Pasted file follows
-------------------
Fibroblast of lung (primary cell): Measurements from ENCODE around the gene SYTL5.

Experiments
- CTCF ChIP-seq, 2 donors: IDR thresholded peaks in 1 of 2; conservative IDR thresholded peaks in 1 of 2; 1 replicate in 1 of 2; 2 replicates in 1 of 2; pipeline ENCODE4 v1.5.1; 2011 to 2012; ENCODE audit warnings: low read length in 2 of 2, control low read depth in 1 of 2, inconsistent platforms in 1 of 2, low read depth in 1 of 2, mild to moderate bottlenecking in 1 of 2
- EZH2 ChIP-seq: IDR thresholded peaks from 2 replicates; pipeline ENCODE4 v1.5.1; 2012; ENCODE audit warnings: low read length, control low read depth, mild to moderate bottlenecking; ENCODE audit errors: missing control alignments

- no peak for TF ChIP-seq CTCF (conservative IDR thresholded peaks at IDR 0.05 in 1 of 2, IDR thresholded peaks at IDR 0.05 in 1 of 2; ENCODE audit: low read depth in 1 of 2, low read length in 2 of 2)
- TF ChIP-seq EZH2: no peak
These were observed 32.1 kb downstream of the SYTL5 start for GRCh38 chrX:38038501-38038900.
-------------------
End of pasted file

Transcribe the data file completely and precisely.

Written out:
Fibroblast of lung (primary cell): Measurements from ENCODE around the gene SYTL5.

Experiments
- CTCF ChIP-seq, 2 donors: IDR thresholded peaks in 1 of 2; conservative IDR thresholded peaks in 1 of 2; 1 replicate in 1 of 2; 2 replicates in 1 of 2; pipeline ENCODE4 v1.5.1; 2011 to 2012; ENCODE audit warnings: low read length in 2 of 2, control low read depth in 1 of 2, inconsistent platforms in 1 of 2, low read depth in 1 of 2, mild to moderate bottlenecking in 1 of 2
- EZH2 ChIP-seq: IDR thresholded peaks from 2 replicates; pipeline ENCODE4 v1.5.1; 2012; ENCODE audit warnings: low read length, control low read depth, mild to moderate bottlenecking; ENCODE audit errors: missing control alignments

- no peak for TF ChIP-seq CTCF (conservative IDR thresholded peaks at IDR 0.05 in 1 of 2, IDR thresholded peaks at IDR 0.05 in 1 of 2; ENCODE audit: low read depth in 1 of 2, low read length in 2 of 2)
- TF ChIP-seq EZH2: no peak
These were observed 32.1 kb downstream of the SYTL5 start for GRCh38 chrX:38038501-38038900.